Atypical pigmentary glaucoma and pigment dispersion syndrome in a black family

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Purpose: To describe a family with an atypical form of pigmentary glaucoma (PG) and pigment dispersion syndrome (PDS).
Methods: The proband is an elderly black female with PG diagnosed in 1973. As part of an ongoing genetic linkage study in glaucoma, her three surviving sibs were examined. This included manifest refraction, applanation tonometry, slit lamp biomicroscopy, gonioscopy, optic nerve exam, and automated perimetry.
Results: All sibs were female, aged 66-83, had hyperopic refraction (mean +2.9 D, range +1.50 - +5.00 D), Krukenberg spindles, and moderate to heavy (2-4+, scale 0-4+) pigmentation of the trabecular meshwork. None had iris transillumination defects. A diagnosis of PG has been made in 3 of the sisters based on elevated IOP, glaucomatous optic neuropathy (GON) and visual field defects (VFD). The fourth sister has been diagnosed with PDS, and has elevated IOP (23 mmHg) but no evidence of GON or VFD. No other family members have a history of glaucoma.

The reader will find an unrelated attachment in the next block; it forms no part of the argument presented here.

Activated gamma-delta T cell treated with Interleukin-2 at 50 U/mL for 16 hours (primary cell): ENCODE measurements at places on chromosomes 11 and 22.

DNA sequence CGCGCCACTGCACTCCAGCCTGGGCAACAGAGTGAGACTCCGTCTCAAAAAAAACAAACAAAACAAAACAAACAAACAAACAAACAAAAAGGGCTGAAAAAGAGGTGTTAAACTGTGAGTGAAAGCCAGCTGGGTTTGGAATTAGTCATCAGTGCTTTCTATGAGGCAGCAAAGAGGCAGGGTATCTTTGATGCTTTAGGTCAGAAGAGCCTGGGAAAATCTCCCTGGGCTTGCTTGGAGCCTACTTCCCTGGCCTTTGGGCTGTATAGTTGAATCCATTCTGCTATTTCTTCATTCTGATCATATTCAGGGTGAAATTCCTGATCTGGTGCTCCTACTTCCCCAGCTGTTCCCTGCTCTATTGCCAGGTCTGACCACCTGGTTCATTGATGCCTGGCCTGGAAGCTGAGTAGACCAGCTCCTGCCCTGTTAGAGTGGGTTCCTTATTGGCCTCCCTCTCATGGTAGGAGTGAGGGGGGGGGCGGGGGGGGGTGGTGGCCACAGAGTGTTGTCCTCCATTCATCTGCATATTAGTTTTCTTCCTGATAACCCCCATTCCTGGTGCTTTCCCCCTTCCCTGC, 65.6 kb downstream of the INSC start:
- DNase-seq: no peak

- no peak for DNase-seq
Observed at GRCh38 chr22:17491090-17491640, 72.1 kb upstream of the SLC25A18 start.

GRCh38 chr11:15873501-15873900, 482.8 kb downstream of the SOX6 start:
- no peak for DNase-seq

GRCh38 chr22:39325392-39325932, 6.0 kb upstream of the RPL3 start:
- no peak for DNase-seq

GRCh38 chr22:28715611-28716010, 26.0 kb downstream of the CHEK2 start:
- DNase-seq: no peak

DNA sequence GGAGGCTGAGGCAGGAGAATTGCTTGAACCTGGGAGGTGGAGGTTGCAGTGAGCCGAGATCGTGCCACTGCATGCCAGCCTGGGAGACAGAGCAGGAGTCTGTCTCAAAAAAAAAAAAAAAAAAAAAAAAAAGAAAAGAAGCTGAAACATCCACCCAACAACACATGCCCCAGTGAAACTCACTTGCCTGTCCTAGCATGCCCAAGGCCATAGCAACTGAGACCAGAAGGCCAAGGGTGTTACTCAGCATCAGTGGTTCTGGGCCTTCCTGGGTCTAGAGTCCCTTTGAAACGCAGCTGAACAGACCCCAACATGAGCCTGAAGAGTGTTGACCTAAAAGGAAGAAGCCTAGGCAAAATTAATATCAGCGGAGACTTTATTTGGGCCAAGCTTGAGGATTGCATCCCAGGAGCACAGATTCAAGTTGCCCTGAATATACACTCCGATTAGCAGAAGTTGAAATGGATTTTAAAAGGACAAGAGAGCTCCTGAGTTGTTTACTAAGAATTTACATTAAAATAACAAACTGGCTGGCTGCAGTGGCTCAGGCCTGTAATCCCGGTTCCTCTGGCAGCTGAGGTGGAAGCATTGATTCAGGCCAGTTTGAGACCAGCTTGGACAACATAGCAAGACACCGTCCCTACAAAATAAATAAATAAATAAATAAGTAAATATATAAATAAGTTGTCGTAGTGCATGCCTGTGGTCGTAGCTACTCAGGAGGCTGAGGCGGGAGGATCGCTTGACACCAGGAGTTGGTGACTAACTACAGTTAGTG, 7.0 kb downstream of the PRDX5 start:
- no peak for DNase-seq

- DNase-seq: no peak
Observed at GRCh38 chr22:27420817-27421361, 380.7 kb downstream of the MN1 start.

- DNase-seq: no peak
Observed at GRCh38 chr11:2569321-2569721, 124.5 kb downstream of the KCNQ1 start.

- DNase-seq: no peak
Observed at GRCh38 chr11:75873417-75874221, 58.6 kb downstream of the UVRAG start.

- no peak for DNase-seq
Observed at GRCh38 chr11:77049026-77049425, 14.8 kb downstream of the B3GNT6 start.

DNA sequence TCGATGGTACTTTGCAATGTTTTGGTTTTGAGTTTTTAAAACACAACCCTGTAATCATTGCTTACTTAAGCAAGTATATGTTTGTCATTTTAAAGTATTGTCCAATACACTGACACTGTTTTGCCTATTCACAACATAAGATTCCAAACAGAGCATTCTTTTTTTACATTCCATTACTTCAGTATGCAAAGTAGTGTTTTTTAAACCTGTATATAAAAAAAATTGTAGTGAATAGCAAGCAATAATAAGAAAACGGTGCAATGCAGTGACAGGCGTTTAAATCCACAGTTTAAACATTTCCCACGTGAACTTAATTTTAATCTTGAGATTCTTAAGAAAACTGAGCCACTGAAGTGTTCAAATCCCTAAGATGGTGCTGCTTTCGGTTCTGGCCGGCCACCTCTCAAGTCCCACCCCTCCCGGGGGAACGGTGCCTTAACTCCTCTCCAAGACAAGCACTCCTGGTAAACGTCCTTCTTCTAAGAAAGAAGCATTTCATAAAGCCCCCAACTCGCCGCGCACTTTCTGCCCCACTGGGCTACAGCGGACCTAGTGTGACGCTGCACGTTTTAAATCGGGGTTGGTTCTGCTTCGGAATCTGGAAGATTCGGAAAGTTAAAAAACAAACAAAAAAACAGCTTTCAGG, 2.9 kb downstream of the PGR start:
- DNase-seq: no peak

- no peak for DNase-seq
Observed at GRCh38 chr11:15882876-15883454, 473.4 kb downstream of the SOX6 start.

Conclusions: An unusual form of PG/PDS characterized by older age, black race, preponderance of female gender, hyperopia, Krukenberg spindles, trabecular meshwork hyperpigmentation and without iris transillumination defects has been described (Semple HC and Ball SF. AJO 109:518-22, 1990). Our study reports, for the first time, a familial cluster of patients with this syndrome, suggesting a genetic etiology. We are ascertaining the pedigree to investigate a genetic mode of inheritance.


This work was published before the author joined Aga Khan University.

Publication (Name of Journal)

Investigative Ophthalmology and Visual Science